Above the Clouds — for a while

Above the Clouds

Another image from near the Deer Park Campground in Olympic National Park. This shows the clouds in the valleys looking south into the center of the park. Somewhere in there is the Graywolf River valley and the valleys of Cameron Creek and Grand Creek. When you see weather like this in the Olympics, enjoy the sun while you can. Once the sun rises high enough to warm the valley air, the cloud layer rises. Then you have the tops of the cloud layer joining you and covering you. See below.

Cloud moving up from below

Fog Coming In

Fog Coming In

This photo was taken on my way up Mt Ellinor (see the previous post) on a day when the weather was deteriorating rapidly. It was a good hike anyway. The funny thing that happened was that when I returned to my car, I found that someone had decorated it with a bagel stuck on my radio antenna. (see below)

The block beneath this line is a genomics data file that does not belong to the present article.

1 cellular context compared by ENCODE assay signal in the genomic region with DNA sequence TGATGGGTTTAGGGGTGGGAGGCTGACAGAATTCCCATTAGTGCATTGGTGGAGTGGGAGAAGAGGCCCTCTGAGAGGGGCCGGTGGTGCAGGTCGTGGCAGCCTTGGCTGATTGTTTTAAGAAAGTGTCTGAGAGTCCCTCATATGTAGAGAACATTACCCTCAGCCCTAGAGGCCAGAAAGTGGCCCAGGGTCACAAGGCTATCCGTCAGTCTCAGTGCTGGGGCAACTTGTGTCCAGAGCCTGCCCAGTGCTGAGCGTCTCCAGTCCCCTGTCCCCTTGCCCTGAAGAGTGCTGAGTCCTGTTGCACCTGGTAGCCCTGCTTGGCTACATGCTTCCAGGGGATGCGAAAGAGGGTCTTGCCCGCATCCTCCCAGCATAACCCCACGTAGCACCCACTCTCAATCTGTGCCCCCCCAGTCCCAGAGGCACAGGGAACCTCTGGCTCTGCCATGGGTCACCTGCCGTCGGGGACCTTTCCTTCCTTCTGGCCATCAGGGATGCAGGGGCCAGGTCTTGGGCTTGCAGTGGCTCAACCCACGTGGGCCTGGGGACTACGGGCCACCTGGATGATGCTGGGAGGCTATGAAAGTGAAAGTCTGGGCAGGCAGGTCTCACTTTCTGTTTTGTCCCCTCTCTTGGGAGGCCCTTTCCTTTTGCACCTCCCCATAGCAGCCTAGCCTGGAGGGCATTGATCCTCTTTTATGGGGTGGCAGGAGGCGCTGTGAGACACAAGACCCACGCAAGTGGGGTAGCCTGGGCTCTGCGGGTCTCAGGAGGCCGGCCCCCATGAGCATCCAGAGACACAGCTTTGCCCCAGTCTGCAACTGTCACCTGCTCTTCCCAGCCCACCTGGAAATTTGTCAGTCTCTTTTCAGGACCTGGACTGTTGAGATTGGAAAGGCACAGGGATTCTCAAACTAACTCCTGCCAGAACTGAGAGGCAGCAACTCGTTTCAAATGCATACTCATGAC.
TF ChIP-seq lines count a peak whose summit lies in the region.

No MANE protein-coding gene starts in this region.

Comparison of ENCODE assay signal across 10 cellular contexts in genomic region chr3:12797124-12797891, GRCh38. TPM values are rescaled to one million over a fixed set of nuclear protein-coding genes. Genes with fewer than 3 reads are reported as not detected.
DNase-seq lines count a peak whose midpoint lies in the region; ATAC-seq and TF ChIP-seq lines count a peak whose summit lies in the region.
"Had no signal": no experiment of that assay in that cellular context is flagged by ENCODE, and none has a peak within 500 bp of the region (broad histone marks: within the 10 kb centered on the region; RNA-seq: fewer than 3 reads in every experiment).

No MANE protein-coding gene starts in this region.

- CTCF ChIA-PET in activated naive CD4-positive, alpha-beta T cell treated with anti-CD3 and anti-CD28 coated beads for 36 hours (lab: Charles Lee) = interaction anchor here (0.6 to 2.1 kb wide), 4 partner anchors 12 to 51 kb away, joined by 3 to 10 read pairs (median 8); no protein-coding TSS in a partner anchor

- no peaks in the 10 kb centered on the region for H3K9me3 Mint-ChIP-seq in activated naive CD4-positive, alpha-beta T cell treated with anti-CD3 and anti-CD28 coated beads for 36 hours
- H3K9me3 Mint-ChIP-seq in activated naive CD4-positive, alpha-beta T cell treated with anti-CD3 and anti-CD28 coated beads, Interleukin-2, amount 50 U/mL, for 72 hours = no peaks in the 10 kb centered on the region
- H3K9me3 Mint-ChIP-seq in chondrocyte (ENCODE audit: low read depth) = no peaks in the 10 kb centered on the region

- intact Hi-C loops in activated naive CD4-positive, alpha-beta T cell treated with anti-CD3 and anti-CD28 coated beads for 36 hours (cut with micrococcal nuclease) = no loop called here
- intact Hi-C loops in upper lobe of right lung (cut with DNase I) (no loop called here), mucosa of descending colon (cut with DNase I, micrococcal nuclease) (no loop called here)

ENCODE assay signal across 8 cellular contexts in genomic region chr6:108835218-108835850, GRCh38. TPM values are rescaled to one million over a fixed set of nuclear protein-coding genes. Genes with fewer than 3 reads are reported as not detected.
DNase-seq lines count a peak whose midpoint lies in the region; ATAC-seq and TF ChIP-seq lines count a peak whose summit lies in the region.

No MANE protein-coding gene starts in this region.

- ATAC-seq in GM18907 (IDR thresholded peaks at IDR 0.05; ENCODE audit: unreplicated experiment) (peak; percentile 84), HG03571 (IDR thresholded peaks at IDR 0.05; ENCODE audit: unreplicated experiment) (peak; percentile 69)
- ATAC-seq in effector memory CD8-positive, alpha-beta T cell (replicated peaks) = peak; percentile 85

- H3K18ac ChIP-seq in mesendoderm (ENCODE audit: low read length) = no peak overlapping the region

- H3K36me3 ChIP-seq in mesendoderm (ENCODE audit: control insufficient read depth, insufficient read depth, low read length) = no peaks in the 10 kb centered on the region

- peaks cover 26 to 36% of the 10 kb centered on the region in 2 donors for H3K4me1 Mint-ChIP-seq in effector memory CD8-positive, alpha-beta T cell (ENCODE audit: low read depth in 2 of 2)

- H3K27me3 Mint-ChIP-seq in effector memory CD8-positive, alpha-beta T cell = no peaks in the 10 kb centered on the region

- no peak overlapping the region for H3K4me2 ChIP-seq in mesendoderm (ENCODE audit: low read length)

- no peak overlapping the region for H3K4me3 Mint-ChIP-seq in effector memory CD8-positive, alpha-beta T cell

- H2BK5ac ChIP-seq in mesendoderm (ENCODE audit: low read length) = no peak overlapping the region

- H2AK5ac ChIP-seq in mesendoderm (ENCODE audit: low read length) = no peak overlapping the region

And no, I didn’t eat the bagel. (I was a little surprised that it wasn’t attacked by crows or ravens.

Bagel on Antenna

Glass Mountain, OR

Glass Mountain

Glass Mountain is southeast of Prineville in north central Oregon. It got the name from the large pieces of obsidian that are scattered across the surface. I like the showers showing off in the distance.

Port Townsend Snowstorm Views

View to the Southeast from Fort Worden

I was able to get over to Fort Worden soon after the snowstorm at the end of December. The broken clouds and the views to the southeast and south were spectacular. A real treat after being stuck indoors for a couple days.

View to the South from Fort Worden

Clouds Moving In

Southeast Olympics Looking North from Mt Ellinor

One of the facts of hiking in the Olympic Mountains is that the weather can change very quickly due to its proximity to the Pacific. I was climbing (more of a hike than a climb, really) Mt Ellinor in November one year and it started out as a beautiful fall day. When I started my descent, I realized that clouds were coming in. I wasn’t worried since the trail was clearly marked with lots of footprints in the snow, and I had climbed Ellinor several times. But the clouds moving in certainly made it more interesting photographically.

Fog in the chute on Mt Ellinor
Fog on Mt Ellinor

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